Monday, 13 December 2010
James Herbert's mutated monsters
Herbert said he thought of the story after watching Todd Browning's Dracula on the television and being horrified by Renfield's description of his nightmare involving hordes of rats. The author also recalled the packs of rats he had seen on London's old bomb sites during his childhood and he brought the feelings of dread the creatures had always inspired in himself to his first novel.
"It seemed like a good idea at the time, I was as naive as that." James Herbert, talking about writing The Rats.
The book met with a poor critical reception but the first print run sold out within three weeks and the book's remained in print ever since. For many the book was too graphic and the overall theme too pessimistic but what Herbert did was bring a particular working class form of horror to the table and there was a theme of criticism of a government who were not doing enough for the poorer elements of society. It's written in a very visceral style and totally enjoyable but it's so much more than it appears on the surface. And of course the true measure of its success is in the amount of imitations it spawned.
Herbert was very much in the right place and at the right time and almost simultaneously with The Rats, an American writer named Stephen King was getting his first taste of success with Carrie - all of a sudden the horror genre was big business. And of course The Rats was riding on this wave of popularity - there were a slew of imitators - Maggots, Snakes, Cats, Worms, Bats, alligators, frogs and even absurdly Slugs all turned feral and went for the human population.
Guy N. Smith's Crab series was one of the first to cash in on the success of Herbert's rodents with Night of the Crabs and in all he wrote six Crabs books but unlike many of the Herbert imitators these books were actually quite good in their own right. Indeed the series still has a cult following and in 2009 the first book was reissued in a deluxe hardcover edition. Guy runs his own book business, Black Hill Books and many of his titles can be bought there and it also carries an extensive range of classic paperbacks in all genres.
Smith would go on to write many more creature thrillers featuring Bats, snaked, alligators and even a variety of creatures in the vastly entertaining, The Abomination but by far his most popular series was and remains, The Crabs.
Another entertaining creature thriller was Spiders by Richard Lewis which actually spawned a sequel, The Web. I read both of these books many years ago and remember enjoying them both immensely and whilst I don't know what I'd think of them these days I do have fond memories of them.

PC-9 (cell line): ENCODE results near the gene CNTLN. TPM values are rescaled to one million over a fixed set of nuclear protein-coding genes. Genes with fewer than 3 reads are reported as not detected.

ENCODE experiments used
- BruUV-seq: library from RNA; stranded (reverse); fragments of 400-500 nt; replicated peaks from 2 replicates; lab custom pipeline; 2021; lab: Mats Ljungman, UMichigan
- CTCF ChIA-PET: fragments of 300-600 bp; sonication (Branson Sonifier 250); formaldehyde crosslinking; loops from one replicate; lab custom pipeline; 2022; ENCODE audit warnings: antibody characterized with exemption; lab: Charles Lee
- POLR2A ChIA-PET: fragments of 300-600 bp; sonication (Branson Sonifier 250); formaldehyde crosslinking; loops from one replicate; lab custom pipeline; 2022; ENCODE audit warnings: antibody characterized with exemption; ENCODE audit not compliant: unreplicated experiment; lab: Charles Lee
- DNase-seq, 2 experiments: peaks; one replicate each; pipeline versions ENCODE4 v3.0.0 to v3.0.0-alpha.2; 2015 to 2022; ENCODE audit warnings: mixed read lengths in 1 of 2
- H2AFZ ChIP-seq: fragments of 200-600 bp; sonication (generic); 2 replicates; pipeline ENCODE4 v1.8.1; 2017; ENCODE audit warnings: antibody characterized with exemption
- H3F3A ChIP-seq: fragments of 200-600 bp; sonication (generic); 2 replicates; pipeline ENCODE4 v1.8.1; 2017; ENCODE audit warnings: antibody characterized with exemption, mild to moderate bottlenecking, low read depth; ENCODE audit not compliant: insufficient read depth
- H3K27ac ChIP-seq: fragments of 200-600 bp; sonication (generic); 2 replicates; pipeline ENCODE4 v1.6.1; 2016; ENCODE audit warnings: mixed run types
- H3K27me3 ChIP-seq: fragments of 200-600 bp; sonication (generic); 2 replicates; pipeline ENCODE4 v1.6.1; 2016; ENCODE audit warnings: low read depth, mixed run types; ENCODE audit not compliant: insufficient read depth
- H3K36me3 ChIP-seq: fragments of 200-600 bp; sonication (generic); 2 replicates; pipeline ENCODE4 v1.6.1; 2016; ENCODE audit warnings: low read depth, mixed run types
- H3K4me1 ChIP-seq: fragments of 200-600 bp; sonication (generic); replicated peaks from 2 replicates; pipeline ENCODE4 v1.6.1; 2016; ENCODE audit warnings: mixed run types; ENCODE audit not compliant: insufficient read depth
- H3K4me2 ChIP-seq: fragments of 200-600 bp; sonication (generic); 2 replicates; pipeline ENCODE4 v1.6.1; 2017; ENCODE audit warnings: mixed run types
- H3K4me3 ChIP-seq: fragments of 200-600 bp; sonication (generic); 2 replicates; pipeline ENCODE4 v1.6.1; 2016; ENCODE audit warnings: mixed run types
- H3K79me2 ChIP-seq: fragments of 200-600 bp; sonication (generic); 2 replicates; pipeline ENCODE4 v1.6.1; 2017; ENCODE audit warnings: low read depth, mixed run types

The reason for these animals going feral was usually some ecological disaster or scientific experiment, although there were one or two examples where the reason was supernatural but for the most part it was bizarre scientific experiments that provoked the horror. In fact, off the top of my head, I can't really remember any of the books where the reason for the crazed creature outbreak was supernatural.
Eventually the creature thrillers fell out of favour and horror readers went for more sophisticated novels but the genre was reinvented briefly in the 90's when Shaun Hutson wrote perhaps the most stomach churning series of all, Slugs.This time there was no holds barred and there is even a scene where a guy is sitting on the toilet and one of the killer slugs goes up his arse.
But back to the originator of this little horror sub-genre, James Herbert - there were three follow ups to The Rats. Lair was a great second story and the third book, Domain took up the story of the mutated rodents in the aftermath of a nuclear war and although this is a good premise the book was not as successful in terms of story as the previous two. It sold by the truck-load, though.
These books made up a trilogy but there was another story with the graphic novel, The City which is again set in London after a nuclear war. Though when people talk about the Rats trilogy they mean the three novels proper with the graphic novel considered something of a companion piece.
A strong stomach is advised.